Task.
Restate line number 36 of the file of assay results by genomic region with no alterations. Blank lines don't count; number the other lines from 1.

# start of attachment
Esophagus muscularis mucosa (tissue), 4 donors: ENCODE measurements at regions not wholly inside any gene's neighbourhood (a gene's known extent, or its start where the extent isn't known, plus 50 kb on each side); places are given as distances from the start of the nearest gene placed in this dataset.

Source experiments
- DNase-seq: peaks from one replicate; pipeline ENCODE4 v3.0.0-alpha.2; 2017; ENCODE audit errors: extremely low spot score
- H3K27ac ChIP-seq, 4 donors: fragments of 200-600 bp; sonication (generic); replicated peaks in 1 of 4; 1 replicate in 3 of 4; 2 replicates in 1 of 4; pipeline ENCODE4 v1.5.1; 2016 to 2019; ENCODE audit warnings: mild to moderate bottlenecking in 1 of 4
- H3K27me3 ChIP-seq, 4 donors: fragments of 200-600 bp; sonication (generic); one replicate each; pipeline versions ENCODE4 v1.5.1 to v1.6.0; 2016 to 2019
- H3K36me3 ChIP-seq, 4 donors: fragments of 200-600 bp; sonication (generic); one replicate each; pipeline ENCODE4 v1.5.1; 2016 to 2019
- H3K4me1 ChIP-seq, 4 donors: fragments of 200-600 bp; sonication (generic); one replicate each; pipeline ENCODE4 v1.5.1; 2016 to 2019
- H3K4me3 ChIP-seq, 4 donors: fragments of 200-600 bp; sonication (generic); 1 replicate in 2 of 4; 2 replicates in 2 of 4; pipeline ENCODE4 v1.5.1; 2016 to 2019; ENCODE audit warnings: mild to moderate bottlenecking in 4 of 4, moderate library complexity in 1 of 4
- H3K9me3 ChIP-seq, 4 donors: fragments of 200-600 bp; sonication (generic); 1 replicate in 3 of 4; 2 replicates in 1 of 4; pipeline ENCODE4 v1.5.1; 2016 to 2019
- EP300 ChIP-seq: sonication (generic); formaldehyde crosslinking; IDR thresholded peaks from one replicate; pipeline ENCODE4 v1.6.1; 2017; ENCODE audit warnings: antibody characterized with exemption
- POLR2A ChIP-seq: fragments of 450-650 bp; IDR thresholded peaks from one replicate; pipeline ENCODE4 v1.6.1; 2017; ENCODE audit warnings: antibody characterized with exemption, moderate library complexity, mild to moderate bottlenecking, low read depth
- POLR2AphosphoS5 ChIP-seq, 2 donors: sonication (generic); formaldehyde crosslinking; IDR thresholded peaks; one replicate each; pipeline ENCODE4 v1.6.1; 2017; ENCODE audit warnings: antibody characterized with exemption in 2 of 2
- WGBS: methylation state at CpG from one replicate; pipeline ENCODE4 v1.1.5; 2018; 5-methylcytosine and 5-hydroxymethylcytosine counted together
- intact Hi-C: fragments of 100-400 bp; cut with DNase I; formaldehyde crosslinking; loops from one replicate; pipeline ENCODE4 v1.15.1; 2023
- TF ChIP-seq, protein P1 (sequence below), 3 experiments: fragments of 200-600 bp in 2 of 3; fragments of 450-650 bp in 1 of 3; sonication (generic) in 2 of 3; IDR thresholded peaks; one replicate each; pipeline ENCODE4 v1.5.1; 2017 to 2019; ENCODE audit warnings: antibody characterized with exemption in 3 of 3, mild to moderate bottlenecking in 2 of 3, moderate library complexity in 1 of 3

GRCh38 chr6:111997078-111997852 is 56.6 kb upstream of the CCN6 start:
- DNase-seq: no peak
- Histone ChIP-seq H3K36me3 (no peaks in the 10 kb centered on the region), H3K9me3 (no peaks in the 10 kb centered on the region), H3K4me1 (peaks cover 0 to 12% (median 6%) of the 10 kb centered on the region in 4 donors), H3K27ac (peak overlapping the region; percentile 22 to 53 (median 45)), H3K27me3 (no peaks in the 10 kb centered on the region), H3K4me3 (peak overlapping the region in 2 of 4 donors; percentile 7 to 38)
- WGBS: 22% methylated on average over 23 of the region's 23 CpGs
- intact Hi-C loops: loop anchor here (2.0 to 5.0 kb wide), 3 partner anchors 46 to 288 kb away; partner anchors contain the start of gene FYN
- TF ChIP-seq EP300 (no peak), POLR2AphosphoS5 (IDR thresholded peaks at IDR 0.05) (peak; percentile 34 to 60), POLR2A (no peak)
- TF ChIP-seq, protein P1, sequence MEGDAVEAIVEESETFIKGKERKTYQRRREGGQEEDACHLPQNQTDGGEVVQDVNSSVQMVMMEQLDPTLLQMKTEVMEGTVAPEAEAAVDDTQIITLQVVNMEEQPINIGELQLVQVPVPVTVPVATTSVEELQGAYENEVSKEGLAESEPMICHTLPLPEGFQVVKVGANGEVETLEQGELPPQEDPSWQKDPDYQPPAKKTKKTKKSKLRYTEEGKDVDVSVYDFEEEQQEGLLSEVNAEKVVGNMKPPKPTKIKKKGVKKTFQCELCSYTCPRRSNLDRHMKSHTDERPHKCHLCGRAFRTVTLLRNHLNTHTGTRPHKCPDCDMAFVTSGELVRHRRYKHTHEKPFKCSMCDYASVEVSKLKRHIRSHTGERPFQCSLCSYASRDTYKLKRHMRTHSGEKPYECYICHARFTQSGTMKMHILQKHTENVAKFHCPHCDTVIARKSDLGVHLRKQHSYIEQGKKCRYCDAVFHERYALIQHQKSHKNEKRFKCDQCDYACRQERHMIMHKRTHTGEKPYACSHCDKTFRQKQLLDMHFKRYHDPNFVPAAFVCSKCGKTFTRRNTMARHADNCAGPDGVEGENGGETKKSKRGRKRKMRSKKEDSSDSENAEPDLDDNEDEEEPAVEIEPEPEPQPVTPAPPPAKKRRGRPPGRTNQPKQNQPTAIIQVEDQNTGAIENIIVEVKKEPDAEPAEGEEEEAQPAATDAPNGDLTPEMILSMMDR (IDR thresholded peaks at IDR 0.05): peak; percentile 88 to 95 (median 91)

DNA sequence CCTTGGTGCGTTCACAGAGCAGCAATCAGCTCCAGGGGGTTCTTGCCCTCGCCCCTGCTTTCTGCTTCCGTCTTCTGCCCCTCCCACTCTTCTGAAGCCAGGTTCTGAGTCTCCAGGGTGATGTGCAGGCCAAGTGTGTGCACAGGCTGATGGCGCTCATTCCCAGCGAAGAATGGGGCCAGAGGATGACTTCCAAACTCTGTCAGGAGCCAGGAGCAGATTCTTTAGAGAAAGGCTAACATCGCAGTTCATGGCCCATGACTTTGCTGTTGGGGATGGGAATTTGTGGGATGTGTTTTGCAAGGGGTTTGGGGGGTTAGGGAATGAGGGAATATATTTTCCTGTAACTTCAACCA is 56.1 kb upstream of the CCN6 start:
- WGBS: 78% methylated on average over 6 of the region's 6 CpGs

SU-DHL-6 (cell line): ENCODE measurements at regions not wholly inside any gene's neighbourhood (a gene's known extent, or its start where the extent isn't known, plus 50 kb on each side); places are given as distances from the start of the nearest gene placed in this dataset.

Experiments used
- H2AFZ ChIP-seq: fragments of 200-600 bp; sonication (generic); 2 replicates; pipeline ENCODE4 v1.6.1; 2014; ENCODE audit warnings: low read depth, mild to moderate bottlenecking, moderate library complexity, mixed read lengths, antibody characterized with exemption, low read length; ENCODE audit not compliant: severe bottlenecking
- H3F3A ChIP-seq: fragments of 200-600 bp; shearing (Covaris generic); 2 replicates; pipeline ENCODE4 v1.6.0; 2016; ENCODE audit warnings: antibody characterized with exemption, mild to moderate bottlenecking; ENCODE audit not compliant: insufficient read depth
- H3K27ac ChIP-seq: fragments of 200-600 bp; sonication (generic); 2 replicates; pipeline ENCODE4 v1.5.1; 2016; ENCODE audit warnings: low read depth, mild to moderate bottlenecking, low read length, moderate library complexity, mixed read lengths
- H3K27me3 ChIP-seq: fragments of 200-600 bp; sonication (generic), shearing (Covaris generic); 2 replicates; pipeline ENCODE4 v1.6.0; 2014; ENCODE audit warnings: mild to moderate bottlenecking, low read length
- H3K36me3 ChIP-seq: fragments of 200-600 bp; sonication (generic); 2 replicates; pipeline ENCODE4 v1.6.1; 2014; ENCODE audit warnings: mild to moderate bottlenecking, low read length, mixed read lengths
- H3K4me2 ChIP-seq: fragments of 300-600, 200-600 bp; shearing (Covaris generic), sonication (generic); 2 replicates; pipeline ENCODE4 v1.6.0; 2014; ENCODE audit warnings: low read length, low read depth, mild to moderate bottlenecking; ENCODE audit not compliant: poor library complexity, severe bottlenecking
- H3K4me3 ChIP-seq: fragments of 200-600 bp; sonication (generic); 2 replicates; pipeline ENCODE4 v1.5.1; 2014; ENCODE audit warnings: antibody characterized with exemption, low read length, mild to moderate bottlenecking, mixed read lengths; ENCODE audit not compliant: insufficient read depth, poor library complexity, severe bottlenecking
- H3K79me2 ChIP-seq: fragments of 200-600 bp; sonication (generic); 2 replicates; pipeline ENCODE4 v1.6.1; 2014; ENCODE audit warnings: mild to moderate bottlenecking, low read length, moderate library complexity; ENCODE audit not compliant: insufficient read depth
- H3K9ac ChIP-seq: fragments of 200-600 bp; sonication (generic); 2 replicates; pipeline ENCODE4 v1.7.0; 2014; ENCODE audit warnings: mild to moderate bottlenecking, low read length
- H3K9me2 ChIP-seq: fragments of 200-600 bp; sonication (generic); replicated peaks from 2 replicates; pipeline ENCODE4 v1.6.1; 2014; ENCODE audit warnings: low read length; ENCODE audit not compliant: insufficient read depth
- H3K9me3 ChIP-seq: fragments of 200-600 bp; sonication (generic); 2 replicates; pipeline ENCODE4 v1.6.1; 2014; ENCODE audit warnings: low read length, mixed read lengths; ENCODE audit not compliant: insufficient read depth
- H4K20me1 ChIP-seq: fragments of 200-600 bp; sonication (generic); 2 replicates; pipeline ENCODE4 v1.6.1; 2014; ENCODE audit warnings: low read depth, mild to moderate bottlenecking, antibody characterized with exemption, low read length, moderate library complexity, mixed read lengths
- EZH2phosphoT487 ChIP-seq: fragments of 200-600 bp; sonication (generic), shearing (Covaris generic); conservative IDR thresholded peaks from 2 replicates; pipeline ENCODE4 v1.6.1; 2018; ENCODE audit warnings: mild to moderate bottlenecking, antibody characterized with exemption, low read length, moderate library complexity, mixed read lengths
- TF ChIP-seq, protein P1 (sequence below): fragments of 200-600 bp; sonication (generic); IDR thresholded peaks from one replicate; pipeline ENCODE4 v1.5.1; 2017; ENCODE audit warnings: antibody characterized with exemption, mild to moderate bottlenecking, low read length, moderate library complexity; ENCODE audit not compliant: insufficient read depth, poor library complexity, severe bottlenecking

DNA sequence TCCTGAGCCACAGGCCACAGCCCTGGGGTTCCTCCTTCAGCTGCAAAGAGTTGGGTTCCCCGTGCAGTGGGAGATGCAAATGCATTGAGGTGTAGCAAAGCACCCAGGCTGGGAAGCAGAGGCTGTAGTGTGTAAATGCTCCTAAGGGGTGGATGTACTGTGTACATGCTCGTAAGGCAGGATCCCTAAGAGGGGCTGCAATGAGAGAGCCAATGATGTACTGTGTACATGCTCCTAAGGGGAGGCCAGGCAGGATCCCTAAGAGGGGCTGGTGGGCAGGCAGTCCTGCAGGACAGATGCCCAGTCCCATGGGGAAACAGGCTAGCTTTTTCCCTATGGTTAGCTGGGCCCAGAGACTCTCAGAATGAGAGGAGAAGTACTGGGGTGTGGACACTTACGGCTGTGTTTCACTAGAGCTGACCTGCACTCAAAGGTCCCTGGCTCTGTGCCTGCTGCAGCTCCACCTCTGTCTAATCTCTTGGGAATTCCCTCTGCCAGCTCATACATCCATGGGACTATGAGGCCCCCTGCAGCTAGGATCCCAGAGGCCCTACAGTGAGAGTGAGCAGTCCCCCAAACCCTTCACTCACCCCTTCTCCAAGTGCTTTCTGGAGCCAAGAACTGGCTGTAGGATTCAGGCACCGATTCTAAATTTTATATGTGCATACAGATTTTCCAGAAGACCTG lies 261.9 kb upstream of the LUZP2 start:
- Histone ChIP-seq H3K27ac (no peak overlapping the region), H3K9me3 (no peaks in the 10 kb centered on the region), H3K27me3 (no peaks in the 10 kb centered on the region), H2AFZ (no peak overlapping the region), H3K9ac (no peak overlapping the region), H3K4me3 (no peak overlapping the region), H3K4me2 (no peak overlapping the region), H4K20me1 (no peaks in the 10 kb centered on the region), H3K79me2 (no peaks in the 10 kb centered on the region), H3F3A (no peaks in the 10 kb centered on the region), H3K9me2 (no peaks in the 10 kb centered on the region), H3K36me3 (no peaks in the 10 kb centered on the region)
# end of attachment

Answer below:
- H3K9me2 ChIP-seq: fragments of 200-600 bp; sonication (generic); replicated peaks from 2 replicates; pipeline ENCODE4 v1.6.1; 2014; ENCODE audit warnings: low read length; ENCODE audit not compliant: insufficient read depth